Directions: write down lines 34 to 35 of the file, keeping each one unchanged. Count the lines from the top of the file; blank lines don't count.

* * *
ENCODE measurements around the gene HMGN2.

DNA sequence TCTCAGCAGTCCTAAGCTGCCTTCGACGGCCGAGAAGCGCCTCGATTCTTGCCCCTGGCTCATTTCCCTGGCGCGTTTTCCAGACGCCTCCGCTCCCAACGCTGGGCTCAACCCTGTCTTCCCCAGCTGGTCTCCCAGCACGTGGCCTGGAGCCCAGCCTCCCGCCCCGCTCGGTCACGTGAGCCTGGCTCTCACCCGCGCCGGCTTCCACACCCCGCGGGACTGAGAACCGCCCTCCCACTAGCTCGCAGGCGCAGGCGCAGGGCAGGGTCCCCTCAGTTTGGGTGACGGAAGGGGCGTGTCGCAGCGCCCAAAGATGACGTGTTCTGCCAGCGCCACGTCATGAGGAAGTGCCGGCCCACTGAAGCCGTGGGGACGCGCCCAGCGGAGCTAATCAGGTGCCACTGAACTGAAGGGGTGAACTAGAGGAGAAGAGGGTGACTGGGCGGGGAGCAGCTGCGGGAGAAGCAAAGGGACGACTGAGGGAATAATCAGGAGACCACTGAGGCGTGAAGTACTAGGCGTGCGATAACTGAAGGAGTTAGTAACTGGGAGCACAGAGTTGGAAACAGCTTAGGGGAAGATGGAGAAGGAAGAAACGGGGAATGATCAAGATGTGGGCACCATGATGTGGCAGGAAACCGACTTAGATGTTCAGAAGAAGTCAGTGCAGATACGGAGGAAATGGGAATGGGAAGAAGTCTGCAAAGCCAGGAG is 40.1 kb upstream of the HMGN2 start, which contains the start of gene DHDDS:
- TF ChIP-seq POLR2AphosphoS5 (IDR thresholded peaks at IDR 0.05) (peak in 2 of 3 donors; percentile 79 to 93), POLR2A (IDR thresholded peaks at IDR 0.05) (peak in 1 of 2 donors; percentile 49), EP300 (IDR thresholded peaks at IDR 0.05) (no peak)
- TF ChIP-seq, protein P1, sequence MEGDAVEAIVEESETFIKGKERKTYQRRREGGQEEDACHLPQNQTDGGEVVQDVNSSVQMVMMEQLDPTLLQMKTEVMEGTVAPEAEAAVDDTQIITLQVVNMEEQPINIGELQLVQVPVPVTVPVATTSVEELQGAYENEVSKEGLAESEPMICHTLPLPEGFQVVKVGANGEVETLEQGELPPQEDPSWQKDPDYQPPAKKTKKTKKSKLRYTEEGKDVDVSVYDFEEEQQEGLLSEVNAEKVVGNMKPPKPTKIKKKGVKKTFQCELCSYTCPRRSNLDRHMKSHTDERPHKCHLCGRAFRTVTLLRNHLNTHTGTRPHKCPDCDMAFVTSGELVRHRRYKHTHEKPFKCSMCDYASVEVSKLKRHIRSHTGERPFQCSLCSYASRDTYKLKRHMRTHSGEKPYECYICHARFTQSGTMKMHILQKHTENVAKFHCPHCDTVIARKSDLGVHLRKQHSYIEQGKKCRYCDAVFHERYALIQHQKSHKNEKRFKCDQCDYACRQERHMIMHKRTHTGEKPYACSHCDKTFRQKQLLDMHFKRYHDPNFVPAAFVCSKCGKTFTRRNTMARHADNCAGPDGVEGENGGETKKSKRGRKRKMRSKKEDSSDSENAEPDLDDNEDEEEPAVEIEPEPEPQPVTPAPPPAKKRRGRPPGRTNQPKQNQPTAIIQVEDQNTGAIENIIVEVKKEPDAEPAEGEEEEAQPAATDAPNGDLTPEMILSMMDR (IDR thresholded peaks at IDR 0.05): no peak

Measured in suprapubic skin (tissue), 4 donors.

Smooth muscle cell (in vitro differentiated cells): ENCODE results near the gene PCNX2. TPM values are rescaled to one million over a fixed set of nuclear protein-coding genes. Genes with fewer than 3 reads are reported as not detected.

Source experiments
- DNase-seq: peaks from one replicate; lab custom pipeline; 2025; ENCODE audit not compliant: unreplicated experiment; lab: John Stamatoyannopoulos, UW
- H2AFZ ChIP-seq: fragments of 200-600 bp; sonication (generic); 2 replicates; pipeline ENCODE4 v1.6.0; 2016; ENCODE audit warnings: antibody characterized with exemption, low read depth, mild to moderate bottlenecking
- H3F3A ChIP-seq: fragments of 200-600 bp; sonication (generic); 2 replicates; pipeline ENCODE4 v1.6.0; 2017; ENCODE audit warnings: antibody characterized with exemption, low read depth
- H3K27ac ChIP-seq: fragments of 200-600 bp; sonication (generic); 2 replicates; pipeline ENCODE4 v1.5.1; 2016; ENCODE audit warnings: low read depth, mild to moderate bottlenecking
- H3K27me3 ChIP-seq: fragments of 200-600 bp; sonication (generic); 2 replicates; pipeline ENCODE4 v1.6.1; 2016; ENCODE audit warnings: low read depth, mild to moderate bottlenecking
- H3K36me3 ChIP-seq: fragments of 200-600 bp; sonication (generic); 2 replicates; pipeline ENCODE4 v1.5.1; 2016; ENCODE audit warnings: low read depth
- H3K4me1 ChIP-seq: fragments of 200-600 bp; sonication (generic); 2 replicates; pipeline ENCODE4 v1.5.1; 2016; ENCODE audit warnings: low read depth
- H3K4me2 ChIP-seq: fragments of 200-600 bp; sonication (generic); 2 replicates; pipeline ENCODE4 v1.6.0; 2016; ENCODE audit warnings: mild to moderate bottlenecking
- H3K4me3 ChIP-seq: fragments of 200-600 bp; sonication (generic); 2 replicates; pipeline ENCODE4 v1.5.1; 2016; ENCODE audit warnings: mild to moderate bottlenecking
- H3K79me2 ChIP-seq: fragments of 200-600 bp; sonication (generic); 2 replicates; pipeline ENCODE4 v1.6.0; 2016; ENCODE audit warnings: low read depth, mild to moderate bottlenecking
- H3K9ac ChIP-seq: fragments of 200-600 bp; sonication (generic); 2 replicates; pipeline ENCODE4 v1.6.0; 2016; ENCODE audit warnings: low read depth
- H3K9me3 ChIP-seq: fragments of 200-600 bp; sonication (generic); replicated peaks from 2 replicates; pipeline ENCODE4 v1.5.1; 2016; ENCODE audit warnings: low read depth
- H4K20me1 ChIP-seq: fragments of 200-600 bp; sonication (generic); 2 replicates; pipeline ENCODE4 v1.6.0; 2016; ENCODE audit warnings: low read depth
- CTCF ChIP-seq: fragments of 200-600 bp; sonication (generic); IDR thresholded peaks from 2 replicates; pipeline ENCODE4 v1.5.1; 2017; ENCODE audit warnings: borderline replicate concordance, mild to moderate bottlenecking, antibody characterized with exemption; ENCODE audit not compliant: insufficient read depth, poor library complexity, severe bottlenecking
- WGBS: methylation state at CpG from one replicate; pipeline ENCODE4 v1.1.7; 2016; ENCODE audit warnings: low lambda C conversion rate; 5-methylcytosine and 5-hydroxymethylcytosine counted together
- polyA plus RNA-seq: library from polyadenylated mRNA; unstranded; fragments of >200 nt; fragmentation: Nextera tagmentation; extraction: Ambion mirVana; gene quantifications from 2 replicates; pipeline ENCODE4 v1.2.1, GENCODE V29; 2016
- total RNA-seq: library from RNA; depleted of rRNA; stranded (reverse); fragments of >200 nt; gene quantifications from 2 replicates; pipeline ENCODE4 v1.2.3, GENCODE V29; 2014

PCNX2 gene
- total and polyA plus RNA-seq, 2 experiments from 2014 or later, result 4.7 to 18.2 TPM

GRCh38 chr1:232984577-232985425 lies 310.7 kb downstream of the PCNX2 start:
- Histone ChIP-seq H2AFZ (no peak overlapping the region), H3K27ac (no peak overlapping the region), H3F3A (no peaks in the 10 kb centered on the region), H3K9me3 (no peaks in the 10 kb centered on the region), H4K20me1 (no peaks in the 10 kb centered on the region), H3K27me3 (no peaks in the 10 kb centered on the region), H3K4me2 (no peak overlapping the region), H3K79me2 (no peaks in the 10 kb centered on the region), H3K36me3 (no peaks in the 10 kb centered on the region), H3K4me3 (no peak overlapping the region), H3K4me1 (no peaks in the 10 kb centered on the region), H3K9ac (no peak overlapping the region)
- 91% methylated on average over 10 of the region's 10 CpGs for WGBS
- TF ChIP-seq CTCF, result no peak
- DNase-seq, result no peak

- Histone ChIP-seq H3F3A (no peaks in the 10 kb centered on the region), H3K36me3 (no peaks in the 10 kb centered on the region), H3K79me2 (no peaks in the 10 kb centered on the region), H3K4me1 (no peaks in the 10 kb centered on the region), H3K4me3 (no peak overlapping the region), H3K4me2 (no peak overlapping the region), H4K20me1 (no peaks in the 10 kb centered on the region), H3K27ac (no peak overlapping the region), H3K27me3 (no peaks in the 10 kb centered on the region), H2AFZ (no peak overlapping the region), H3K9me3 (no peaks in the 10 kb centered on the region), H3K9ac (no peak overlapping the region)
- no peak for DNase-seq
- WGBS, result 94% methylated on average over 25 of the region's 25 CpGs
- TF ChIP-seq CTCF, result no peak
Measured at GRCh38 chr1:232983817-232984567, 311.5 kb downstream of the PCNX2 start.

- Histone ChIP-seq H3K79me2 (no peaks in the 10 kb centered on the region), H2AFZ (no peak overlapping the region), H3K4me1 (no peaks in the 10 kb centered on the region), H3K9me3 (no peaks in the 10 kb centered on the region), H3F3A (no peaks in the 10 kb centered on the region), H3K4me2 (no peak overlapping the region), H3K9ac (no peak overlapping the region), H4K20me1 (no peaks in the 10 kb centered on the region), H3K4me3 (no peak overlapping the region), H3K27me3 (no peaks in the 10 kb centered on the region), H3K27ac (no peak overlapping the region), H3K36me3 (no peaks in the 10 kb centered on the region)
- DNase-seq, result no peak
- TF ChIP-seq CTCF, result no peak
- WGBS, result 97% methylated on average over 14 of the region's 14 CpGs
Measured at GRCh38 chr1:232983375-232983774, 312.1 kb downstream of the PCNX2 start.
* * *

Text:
- WGBS, result 94% methylated on average over 25 of the region's 25 CpGs
- TF ChIP-seq CTCF, result no peak